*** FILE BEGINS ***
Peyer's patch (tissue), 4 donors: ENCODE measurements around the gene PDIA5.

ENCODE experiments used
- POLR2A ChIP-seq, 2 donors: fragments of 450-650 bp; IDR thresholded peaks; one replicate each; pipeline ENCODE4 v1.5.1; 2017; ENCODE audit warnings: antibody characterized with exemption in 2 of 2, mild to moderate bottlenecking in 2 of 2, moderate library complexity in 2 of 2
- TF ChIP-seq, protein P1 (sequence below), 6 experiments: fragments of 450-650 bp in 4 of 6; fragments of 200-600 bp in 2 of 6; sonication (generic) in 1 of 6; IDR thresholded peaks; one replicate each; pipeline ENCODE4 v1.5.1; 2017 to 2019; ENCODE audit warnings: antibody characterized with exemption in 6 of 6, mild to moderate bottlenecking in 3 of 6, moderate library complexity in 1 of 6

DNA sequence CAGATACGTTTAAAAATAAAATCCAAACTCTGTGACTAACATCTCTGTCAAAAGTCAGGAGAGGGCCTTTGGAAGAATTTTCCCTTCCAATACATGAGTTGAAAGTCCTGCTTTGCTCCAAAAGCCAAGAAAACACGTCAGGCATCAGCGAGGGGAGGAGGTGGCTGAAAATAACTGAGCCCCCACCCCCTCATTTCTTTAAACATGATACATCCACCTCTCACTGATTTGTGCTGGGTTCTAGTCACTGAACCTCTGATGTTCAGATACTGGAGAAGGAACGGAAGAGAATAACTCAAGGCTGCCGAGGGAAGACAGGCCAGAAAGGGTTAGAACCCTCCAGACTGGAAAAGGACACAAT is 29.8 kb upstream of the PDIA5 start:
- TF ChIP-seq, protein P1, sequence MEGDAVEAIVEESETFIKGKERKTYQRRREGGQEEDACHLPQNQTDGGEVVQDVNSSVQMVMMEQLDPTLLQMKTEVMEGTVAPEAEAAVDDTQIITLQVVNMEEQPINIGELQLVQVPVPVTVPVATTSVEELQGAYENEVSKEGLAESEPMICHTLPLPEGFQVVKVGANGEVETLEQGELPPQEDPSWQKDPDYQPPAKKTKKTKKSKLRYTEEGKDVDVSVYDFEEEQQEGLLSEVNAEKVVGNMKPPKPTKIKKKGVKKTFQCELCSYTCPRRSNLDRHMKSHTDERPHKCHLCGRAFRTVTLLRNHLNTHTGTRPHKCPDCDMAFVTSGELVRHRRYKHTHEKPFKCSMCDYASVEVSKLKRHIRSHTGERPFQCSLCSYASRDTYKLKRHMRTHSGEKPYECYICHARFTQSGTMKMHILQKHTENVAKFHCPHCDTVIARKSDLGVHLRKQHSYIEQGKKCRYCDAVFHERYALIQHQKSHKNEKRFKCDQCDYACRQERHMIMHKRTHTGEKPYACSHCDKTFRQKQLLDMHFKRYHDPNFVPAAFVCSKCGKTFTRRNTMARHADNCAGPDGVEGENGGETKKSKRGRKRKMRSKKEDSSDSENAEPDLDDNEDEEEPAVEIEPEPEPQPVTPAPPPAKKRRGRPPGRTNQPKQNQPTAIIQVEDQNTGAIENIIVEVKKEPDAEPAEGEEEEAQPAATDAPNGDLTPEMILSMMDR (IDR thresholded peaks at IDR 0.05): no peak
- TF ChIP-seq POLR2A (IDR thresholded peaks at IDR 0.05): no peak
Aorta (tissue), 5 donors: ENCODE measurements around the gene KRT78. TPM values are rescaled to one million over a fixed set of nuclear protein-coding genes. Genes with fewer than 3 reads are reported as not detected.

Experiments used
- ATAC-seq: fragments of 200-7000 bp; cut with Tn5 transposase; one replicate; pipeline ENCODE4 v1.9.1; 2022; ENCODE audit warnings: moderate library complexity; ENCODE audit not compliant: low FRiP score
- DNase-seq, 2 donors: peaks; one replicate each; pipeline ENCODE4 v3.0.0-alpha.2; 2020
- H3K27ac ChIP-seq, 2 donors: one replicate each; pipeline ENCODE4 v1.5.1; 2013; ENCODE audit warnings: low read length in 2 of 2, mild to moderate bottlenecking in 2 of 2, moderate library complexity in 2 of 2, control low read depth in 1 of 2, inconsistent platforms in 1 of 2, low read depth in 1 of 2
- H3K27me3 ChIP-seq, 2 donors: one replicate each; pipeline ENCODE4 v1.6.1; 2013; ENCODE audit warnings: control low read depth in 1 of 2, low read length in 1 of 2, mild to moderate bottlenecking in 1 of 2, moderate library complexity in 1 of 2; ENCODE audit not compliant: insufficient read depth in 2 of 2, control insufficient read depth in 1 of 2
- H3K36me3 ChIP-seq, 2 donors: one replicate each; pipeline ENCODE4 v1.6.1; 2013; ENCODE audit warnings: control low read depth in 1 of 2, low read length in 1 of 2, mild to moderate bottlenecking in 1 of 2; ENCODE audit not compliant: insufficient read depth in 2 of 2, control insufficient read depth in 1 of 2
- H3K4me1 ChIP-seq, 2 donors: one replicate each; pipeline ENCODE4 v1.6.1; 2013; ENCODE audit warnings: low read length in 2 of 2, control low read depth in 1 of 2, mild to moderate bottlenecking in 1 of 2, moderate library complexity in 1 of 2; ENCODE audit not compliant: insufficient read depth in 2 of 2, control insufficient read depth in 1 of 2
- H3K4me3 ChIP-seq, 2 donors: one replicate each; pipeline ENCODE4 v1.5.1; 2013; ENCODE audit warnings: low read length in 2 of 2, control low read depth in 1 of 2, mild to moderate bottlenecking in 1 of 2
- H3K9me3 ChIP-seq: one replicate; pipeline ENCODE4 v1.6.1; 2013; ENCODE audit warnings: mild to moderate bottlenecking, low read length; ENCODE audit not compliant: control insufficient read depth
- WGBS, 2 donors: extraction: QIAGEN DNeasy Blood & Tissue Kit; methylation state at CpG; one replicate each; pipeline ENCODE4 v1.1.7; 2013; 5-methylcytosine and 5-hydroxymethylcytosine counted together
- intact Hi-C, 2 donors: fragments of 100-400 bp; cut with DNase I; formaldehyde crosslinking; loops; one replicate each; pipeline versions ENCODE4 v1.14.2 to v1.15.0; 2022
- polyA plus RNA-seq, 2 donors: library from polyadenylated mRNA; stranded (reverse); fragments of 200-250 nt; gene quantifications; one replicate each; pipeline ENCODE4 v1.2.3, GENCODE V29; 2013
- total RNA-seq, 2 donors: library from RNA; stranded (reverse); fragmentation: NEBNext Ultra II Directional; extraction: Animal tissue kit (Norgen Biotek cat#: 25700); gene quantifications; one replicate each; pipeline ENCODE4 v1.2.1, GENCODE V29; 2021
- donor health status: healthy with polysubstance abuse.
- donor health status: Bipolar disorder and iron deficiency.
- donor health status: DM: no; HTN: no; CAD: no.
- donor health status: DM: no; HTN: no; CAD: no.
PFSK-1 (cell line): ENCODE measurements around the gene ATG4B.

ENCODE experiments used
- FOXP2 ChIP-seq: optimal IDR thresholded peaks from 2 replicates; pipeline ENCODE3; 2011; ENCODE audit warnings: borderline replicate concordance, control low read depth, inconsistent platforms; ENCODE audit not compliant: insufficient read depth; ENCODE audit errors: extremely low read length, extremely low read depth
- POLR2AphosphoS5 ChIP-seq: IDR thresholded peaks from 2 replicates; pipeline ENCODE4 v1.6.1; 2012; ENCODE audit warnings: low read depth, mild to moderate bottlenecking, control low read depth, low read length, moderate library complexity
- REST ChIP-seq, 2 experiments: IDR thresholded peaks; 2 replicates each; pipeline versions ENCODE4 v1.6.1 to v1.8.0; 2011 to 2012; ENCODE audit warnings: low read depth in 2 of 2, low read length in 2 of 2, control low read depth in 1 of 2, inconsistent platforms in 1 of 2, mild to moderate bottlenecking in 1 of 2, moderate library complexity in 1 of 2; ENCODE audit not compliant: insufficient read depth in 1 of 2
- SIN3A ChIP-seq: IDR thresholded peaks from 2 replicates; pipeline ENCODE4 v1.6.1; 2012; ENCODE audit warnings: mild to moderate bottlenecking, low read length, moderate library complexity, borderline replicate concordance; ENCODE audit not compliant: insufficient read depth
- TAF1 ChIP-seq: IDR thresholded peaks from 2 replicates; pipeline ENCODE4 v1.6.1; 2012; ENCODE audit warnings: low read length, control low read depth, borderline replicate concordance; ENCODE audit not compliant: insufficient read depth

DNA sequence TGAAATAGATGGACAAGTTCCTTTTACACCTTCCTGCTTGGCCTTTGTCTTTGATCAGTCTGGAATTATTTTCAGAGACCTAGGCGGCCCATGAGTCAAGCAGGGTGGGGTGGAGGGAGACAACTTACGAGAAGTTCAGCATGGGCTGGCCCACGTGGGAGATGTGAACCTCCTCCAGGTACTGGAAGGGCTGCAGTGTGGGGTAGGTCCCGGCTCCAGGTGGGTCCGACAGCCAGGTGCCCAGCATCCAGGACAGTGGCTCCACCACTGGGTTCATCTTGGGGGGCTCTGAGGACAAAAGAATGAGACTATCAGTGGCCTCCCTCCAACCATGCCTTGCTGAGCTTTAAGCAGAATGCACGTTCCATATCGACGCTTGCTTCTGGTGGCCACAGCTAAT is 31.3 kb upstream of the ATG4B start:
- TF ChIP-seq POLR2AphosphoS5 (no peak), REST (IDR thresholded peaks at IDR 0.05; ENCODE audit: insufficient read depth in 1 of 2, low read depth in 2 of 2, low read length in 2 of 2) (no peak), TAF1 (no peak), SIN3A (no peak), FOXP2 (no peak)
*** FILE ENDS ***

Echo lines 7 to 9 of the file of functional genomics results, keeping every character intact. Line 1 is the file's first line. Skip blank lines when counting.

- TF ChIP-seq POLR2A (IDR thresholded peaks at IDR 0.05): no peak
Aorta (tissue), 5 donors: ENCODE measurements around the gene KRT78. TPM values are rescaled to one million over a fixed set of nuclear protein-coding genes. Genes with fewer than 3 reads are reported as not detected.

Experiments used